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Today Catalonia declared independence from Spain.

The European Union and the United States have stated they will only deal with Spain, meaning they do not recognize Catalonia as a country.

Which disadvantages does this have for Catalonia, aside from the fact that they can't negotiate directly with the United States, and countries of the European Union? How does this affect, for example, exports and imports from the United States and the European Union to the region of Catalonia?

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    I'm not sure this is really answerable. But the most obvious disadvantage is that without international recognition, their 'declaration' will probably end in a (likely successful) police action on the part of Spain. – Jack Of All Trades 234 Oct 27 '17 at 19:20
  • Those are the things you should consider when independence is secured. But not it doesn't look that way. – user3528438 Oct 27 '17 at 20:33
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TL;DR: The lack of recognition leads to a "corruption tax" paid by the citizens of an unrecognized territory. That's why the recognition is the key factor for any region.


Consider this (the US is just for example below):

Politically, the US is an ally of Spain, and many international treaties recognize the territorial integrity of Spain, in its existing borders. Hence, the US will not co-operate with any entity that undermines this integrity.

Economically, imagine that an US exporter/importer signs a deal with a company based in the independent Catalonia. A legal Spanish competitor would seek justice and be able to win the case in the court.

So, the direct answer to your question,

How does this affect for example, exports and imports from United States and the European Union to the region of Catalonia?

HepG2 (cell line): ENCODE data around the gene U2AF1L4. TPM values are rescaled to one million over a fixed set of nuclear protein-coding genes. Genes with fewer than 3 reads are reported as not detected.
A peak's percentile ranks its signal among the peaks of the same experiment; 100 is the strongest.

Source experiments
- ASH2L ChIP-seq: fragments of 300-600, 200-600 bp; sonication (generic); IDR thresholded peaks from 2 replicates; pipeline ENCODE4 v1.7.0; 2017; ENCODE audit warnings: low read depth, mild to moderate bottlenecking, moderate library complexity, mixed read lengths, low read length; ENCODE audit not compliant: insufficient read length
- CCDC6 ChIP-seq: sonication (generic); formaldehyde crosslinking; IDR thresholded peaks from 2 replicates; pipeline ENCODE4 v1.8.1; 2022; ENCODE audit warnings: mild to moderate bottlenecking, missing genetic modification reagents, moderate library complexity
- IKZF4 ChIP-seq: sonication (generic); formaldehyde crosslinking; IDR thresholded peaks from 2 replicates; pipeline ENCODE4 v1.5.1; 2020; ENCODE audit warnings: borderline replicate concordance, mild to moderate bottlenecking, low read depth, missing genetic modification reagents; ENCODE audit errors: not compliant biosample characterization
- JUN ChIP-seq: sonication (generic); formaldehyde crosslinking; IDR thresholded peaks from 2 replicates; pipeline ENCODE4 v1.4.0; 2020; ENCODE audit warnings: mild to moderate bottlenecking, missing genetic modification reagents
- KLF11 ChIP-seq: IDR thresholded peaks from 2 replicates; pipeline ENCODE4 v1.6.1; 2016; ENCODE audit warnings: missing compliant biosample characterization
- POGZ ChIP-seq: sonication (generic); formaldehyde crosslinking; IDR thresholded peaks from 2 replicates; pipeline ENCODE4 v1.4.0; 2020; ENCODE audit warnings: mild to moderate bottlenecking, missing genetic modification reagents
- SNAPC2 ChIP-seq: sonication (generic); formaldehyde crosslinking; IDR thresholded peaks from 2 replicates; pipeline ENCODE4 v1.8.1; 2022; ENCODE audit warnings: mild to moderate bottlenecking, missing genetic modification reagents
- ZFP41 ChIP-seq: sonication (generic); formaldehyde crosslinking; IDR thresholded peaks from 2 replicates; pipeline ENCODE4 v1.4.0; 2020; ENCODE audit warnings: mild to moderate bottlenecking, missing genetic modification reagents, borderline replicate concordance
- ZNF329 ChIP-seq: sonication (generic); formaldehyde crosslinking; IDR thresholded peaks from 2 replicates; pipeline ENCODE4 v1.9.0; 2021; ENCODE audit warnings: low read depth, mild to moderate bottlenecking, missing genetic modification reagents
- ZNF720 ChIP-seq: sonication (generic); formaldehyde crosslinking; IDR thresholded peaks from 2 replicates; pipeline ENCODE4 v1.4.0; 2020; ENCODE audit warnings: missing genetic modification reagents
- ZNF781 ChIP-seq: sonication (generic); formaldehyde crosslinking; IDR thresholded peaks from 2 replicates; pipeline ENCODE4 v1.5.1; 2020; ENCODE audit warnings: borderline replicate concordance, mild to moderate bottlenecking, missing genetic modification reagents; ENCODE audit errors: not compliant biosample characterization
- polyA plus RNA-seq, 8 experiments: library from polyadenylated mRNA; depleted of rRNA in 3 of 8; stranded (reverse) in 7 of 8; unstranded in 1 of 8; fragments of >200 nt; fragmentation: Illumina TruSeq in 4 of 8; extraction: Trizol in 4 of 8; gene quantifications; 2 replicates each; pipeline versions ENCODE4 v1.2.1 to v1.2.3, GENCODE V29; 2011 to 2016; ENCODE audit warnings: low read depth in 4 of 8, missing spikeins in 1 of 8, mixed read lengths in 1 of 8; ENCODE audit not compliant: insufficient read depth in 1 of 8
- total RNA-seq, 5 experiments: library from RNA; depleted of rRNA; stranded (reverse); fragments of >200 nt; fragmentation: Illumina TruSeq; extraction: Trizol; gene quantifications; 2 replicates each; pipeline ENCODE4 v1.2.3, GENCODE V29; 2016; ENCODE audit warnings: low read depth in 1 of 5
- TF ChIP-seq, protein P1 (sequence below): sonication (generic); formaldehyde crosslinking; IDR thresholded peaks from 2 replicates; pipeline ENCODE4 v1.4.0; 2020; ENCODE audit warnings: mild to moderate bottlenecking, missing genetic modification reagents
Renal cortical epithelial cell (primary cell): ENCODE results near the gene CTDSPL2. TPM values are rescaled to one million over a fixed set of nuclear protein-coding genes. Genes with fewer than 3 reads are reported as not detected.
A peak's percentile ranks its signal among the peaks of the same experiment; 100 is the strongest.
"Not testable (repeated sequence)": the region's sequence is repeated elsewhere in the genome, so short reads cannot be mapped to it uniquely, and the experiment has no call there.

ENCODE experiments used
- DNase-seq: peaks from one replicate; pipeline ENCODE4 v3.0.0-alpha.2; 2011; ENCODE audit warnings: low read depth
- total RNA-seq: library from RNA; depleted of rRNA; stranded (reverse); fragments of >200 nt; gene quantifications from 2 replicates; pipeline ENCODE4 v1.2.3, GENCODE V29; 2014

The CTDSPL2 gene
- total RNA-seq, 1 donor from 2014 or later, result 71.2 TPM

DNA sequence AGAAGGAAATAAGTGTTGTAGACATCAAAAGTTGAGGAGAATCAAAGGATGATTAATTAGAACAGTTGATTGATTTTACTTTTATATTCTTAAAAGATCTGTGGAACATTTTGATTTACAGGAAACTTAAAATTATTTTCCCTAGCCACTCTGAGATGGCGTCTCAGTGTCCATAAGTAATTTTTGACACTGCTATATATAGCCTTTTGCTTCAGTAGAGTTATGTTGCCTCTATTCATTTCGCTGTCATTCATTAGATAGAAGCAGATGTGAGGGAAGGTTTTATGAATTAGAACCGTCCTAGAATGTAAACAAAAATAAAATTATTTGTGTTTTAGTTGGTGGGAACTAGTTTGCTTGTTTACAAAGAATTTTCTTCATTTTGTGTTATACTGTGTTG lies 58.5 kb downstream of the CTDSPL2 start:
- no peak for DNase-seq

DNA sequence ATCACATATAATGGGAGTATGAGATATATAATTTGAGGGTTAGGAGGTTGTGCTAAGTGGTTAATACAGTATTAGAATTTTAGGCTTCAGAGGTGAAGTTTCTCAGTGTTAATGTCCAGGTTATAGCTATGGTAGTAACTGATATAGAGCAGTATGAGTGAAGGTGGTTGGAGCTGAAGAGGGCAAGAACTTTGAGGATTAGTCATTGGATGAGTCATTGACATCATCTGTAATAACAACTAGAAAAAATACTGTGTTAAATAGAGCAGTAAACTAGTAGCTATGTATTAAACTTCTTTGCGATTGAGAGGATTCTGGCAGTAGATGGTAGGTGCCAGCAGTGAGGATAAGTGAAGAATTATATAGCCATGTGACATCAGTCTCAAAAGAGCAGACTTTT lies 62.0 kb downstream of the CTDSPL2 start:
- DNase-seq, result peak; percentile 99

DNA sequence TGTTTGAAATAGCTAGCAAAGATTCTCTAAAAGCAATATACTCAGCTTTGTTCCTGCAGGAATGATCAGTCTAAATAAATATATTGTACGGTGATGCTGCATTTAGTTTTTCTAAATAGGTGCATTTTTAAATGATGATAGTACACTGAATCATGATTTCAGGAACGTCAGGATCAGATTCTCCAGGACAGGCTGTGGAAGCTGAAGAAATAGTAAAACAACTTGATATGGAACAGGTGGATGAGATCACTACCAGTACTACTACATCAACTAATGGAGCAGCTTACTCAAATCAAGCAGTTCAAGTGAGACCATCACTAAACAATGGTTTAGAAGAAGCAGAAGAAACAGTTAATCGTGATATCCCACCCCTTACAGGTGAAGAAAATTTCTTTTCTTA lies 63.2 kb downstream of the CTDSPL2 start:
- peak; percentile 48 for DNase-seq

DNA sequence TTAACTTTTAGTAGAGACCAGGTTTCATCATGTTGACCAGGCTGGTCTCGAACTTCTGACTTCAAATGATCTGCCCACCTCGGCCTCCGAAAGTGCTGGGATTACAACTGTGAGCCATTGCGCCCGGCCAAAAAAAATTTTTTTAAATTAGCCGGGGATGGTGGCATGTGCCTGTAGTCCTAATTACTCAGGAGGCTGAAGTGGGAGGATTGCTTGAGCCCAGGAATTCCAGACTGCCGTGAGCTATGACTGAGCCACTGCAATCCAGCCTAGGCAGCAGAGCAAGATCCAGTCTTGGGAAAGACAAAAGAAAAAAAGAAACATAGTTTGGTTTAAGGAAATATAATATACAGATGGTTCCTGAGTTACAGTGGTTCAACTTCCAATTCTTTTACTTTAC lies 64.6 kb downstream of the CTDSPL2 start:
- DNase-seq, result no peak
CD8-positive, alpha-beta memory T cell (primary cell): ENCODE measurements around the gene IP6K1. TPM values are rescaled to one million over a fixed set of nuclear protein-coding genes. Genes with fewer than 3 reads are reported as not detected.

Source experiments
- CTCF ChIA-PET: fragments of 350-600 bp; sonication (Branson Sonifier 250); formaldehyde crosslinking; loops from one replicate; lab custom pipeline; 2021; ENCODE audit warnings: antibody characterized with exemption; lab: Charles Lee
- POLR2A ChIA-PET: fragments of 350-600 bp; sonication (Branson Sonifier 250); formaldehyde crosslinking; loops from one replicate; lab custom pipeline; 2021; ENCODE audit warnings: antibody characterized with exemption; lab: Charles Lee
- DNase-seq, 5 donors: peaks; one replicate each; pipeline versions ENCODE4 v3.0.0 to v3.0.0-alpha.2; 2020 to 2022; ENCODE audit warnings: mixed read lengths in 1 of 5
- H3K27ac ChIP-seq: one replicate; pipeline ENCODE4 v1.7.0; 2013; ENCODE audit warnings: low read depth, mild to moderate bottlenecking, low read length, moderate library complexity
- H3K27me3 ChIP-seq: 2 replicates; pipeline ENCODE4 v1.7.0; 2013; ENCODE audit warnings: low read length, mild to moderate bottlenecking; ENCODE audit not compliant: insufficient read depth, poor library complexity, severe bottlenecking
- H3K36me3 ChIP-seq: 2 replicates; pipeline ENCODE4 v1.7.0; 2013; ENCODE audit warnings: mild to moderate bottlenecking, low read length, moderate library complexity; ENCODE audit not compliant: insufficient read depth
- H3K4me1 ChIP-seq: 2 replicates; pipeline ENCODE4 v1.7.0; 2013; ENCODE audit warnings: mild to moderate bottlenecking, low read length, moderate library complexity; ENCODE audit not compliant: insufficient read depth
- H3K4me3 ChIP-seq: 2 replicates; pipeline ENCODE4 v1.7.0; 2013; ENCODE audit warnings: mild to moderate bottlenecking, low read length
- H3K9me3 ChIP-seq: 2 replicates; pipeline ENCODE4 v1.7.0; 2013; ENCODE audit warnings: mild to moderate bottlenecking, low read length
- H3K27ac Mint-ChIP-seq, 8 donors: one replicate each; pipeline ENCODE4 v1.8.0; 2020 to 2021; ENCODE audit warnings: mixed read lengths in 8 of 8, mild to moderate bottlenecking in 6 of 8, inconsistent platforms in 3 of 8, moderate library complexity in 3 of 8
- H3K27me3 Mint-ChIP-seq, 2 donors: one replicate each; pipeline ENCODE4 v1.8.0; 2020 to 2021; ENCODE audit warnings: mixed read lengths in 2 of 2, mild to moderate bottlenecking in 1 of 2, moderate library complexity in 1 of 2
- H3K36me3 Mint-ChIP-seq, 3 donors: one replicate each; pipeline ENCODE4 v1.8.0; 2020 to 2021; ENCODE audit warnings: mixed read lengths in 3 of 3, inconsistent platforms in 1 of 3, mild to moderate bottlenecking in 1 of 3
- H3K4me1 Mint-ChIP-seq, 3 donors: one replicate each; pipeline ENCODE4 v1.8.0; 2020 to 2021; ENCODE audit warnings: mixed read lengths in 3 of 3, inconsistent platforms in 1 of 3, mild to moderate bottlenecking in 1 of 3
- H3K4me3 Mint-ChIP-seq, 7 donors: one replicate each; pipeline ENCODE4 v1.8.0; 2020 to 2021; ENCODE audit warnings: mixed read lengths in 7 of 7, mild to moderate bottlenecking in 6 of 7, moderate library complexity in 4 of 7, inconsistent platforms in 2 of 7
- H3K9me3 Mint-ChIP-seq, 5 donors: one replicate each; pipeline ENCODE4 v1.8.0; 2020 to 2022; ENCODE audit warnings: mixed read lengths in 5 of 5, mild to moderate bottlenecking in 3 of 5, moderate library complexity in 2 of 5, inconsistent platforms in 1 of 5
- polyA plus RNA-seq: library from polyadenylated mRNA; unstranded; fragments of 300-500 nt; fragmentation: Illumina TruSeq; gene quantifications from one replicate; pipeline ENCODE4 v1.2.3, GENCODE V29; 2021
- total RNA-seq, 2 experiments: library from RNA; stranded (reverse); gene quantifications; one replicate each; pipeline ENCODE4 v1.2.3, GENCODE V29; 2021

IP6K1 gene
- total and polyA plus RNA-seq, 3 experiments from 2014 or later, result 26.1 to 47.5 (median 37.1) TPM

— There will be zero direct exports and imports in this case.

However, there will be indirect trade, just the way how ISIS trades oil via the corrupted proxies located in recognized countries. Most obviously, such trade assumes significant discounts (also called "corruption tax", CT).
In other words, if a recognized entity sells something for $1, an unrecognized one would be able to sell the same good for $1-CT so that, after being "legalized" through a chain of corrupted proxies who take CT as a premium, the item could be legally sold for $1.
The same applies to import: an unrecognized entity would be able to buy something for $1+CT.

So, the people who live in an unrecognized country, will suffer by paying the corruption tax twice: both for import and export. This is the main disadvantage.

A country can also rely on its own resources. For instance, Juche, the official state ideology of North Korea, is based on self-sustenance, relying solely on its own resources, and denying the international trade.

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    Has Spain declared an embargo? – user9389 Oct 27 '17 at 19:59
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    A fair amount of its citizens is effectively putting it in practice – Whimusical Oct 28 '17 at 23:30
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    (1/2) I am unsure about the economical part of this answer. Why would the Spanish government consider Catalan businesses "illegal"? From their point of view, except very specific cases where the business declared himself pro-independence and has a "rebellious" behavior, this business is Spanish. A possible problem point could be if the business pays his national tax to Catalonia instead of Spain. But why would the US company care about it? From the US point of view, this is just a Spanish problem. – Taladris Oct 29 '17 at 6:11
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    @notstoreboughtdirt No, no embargo has been declared. It would be a)highly unpopular both in Catalonia and the rest of Spain and b) probably difficult to enforce (although it could be possible) in the context of free trade inside the EU. Also, when someone declares an embargo against a region of its own country, it is a tacit recognition that they no longer control the country (if you control the region, you can already decide what gets in and out and what does not). All of which makes embargo a "last resort" measure. – SJuan76 Oct 29 '17 at 12:15
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    Some people have been asking for a boycott of Catalonian products but that a) is a different action and b) is not ordered, organized or advised by the government and c) has been opposed by many Spanish politicians. I have no actual data about how effective that boycott is. – SJuan76 Oct 29 '17 at 12:28

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